\mathbf{a}_2
\mathbf{a}_3
\mathbf{a}_4
B =\begin{bmatrix} 1 & 2 \\ -2 & -1 \\ -1 & 2 \\ 2 & -2 \\ \end{bmatrix}
\begin{bmatrix} 1\\ 2\\ 0\\ \end{bmatrix}
+
1
\begin{bmatrix} 2\\ 1\\ 2\\ \end{bmatrix}
+
-2
\begin{bmatrix} 2\\ 2\\ 1\\ \end{bmatrix}
+
-1
\begin{bmatrix} 0\\ 1\\ 2\\ \end{bmatrix}
2
\begin{bmatrix} 1\\ 2\\ 0\\ \end{bmatrix}
+
2
\begin{bmatrix} 2\\ 1\\ 2\\ \end{bmatrix}
+
-1
\begin{bmatrix} 2\\ 2\\ 1\\ \end{bmatrix}
+
2
\begin{bmatrix} 0\\ 1\\ 2\\ \end{bmatrix}
-2

Multiplying two matrices

Method3: Take linear combinations of rows of B (1 row of A at a time)

= \begin{bmatrix} ~~~~ & ~~~~\\ ~~~~ & ~~~~\\ ~~~~ & ~~~~\\ \end{bmatrix}
-5
0
-1
4
5
-4
A =\begin{bmatrix} 1 & 2 & 2 & 0\\ 2 & 1 & 2 & 1\\ 0& 2 & 1 &2\\ \end{bmatrix}
B =\begin{bmatrix} 1 & 2 \\ -2 & -1 \\ -1 & 2 \\ 2 & -2 \\ \end{bmatrix}
\mathbf{b}_1^\top
\mathbf{b}_2^\top
\mathbf{b}_3^\top
\mathbf{b}_4^\top
\begin{bmatrix} ~~~1 & ~~~2\\ \end{bmatrix}
+
1
+
2
+
0
\begin{bmatrix} -2 & -1\\ \end{bmatrix}
\begin{bmatrix} -1 & ~~~2\\ \end{bmatrix}
\begin{bmatrix} ~~~2 & -2\\ \end{bmatrix}
2
\begin{bmatrix} ~~~1 & ~~~2\\ \end{bmatrix}
+
2
+
1
+
1
\begin{bmatrix} -2 & -1\\ \end{bmatrix}
\begin{bmatrix} -1 & ~~~2\\ \end{bmatrix}
\begin{bmatrix} ~~~2 & -2\\ \end{bmatrix}
2
\begin{bmatrix} ~~~1 & ~~~2\\ \end{bmatrix}
+
0
+
2
+
2
\begin{bmatrix} -2 & -1\\ \end{bmatrix}
\begin{bmatrix} -1 & ~~~2\\ \end{bmatrix}
\begin{bmatrix} ~~~2 & -2\\ \end{bmatrix}
1

Multiplying two matrices

Method4: One column of A and one row of B at a time

-5
0
-1
4
5
-4
A =\begin{bmatrix} 1 & 2 & 2 & 0\\ 2 & 1 & 2 & 1\\ 0& 2 & 1 &2\\ \end{bmatrix}
\mathbf{a}_1
\mathbf{a}_2
\mathbf{a}_3
\mathbf{a}_4
B =\begin{bmatrix} 1 & 2 \\ -2 & -1 \\ -1 & 2 \\ 2 & -2 \\ \end{bmatrix}
\begin{bmatrix} 1 & 2 \\ 2 & 4 \\ 0 & 0 \end{bmatrix}
\begin{bmatrix} -4 & -2 \\ -2 & -1 \\ -4 & -2 \end{bmatrix}
\begin{bmatrix} -2 & 4 \\ -2 & 4 \\ -1 & 2 \end{bmatrix}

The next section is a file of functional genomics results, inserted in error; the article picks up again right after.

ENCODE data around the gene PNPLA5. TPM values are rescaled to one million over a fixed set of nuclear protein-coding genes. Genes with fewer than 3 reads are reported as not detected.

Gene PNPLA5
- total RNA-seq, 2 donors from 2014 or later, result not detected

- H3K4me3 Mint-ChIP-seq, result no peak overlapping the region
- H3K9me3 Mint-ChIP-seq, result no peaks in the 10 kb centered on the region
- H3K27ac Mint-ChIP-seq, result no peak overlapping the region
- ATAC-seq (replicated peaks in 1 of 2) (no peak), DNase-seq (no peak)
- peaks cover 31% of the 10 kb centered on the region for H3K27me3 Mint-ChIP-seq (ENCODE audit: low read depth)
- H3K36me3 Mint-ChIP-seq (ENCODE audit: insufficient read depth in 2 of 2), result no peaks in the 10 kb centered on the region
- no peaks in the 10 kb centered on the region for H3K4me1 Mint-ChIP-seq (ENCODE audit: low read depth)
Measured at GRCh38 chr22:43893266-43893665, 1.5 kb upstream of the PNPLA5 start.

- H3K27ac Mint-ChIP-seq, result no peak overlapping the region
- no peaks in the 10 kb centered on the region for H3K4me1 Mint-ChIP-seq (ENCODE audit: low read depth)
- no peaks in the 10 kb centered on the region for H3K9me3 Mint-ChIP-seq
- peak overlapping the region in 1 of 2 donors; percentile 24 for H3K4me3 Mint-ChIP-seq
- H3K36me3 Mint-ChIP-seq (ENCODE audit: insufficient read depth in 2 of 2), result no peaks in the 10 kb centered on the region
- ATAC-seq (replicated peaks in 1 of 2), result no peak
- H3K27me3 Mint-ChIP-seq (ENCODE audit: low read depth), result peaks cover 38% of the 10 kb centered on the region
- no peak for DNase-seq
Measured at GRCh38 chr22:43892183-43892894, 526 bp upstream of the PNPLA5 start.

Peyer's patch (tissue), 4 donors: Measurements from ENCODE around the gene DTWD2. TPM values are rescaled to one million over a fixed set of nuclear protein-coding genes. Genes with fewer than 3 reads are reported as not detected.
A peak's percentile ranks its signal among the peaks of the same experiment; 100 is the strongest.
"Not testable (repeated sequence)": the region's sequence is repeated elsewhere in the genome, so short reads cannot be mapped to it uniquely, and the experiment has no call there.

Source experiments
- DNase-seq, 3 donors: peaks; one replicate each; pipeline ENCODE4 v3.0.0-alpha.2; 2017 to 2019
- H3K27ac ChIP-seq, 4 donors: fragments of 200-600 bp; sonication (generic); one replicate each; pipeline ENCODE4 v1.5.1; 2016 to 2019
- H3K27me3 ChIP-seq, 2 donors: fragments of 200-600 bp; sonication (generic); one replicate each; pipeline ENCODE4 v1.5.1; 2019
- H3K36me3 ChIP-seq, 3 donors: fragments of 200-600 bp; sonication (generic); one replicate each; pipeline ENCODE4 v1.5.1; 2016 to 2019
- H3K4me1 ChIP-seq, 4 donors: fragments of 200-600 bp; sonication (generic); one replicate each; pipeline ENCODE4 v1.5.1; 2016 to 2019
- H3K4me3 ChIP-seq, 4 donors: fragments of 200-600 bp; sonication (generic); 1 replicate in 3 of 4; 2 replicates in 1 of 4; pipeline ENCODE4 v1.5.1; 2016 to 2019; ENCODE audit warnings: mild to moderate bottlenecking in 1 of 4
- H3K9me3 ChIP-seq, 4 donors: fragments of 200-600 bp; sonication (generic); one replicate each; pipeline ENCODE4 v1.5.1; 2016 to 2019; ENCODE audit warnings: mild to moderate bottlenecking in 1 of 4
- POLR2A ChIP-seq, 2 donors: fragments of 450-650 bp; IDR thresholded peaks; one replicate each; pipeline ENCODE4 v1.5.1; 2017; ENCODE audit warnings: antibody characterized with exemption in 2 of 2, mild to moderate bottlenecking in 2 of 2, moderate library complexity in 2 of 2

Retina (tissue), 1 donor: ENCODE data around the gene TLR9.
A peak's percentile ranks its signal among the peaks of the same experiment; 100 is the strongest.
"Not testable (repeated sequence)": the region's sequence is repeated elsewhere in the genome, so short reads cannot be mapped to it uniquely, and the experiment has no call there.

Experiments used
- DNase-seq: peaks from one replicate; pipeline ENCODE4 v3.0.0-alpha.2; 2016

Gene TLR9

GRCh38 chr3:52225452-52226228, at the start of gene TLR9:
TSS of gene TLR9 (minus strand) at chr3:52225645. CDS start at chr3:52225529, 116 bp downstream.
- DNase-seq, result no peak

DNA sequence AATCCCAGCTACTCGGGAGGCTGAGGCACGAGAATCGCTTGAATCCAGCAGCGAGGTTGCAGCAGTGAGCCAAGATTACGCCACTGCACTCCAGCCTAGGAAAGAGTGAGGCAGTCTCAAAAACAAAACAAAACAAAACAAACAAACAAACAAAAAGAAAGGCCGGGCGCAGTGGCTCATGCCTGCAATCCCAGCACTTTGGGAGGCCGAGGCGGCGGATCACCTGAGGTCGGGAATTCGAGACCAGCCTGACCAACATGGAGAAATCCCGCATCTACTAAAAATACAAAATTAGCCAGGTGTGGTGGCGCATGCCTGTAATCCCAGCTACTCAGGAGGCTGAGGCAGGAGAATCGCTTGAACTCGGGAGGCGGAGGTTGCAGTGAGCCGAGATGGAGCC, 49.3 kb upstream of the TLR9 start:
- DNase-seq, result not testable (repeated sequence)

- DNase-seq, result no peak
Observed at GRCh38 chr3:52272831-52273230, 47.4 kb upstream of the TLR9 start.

\begin{bmatrix} 0& 0 \\ 2 & -2 \\ 4 & -4 \end{bmatrix}
+
+
+
\begin{bmatrix} 1 \\ 2 \\ 0 \end{bmatrix}
\begin{bmatrix} ~~~1 & ~~~2\\ \end{bmatrix}
\mathbb{R}^{3 \times 1}
\mathbb{R}^{1 \times 2}
\begin{bmatrix} 2 \\ 1 \\ 2 \end{bmatrix}
\begin{bmatrix} -2 & -1\\ \end{bmatrix}
\begin{bmatrix} 2 \\ 2 \\ 1 \end{bmatrix}
\begin{bmatrix} -1 & ~~~2\\ \end{bmatrix}
= \begin{bmatrix} ~~~~ & ~~~~\\ ~~~~ & ~~~~\\ ~~~~ & ~~~~\\ \end{bmatrix}
\begin{bmatrix} 0 \\ 1 \\ 2 \end{bmatrix}
\begin{bmatrix} 2 & -2\\ \end{bmatrix}

Multiplying two matrices

Method4: One column of A and one row of B at a time

= \begin{bmatrix} ~~~~ & ~~~~\\ ~~~~ & ~~~~\\ ~~~~ & ~~~~\\ \end{bmatrix}
-5
0
-1
4
5
-4
A =\begin{bmatrix} 1 & 2 & 2 & 0\\ 2 & 1 & 2 & 1\\ 0& 2 & 1 &2\\ \end{bmatrix}
\mathbf{a}_1
\mathbf{a}_2
\mathbf{a}_3
\mathbf{a}_4
B =\begin{bmatrix} 1 & 2 \\ -2 & -1 \\ -1 & 2 \\ 2 & -2 \\ \end{bmatrix}
c_{ij}
=\sum_{k=1}^n A_{ik}B_{kj}
\begin{bmatrix} 1 & 2 \\ 2 & 4 \\ 0 & 1 \end{bmatrix}
\begin{bmatrix} -4 & -2 \\ -2 & -1 \\ -4 & -2 \end{bmatrix}
\begin{bmatrix} -2 & 4 \\ -2 & 4 \\ -1 & 2 \end{bmatrix}
\begin{bmatrix} 0& 0 \\ 2 & -2 \\ 4 & -4 \end{bmatrix}
+
+
+
c_{11}
= A_{11}B_{11} + A_{12}B_{21} + A_{13}B_{31} + A_{14}B_{41}
=\sum_{k=1}^n A_{1k}B_{k1}
A_{11}B_{11}
A_{12}B_{21}
A_{13}B_{31}
\mathbf{b}_1^\top
\mathbf{b}_2^\top
\mathbf{b}_3^\top
\mathbf{b}_4^\top
A_{14}B_{41}
\begin{bmatrix} 1 \\ 2 \\ 0 \end{bmatrix}
\begin{bmatrix} ~~~1 & ~~~2\\ \end{bmatrix}

Multiplying two matrices

rows multiplied by columns

A =\begin{bmatrix} 1 & 2 & 2 & 0\\ 2 & 1 & 2 & 1\\ 0& 2 & 1 &2\\ \end{bmatrix}
B =\begin{bmatrix} 1 & 2 \\ -2 & -1 \\ -1 & 2 \\ 2 & -2 \\ \end{bmatrix}
(produces one cell at a time)
A =\begin{bmatrix} 1 & 2 & 2 & 0\\ 2 & 1 & 2 & 1\\ 0& 2 & 1 &2\\ \end{bmatrix}
\mathbf{a}_1
\mathbf{a}_2
\mathbf{a}_3
\mathbf{a}_4
B =\begin{bmatrix} 1 & 2 \\ -2 & -1 \\ -1 & 2 \\ 2 & -2 \\ \end{bmatrix}

linear combination of A's columns

(produces one column at a time)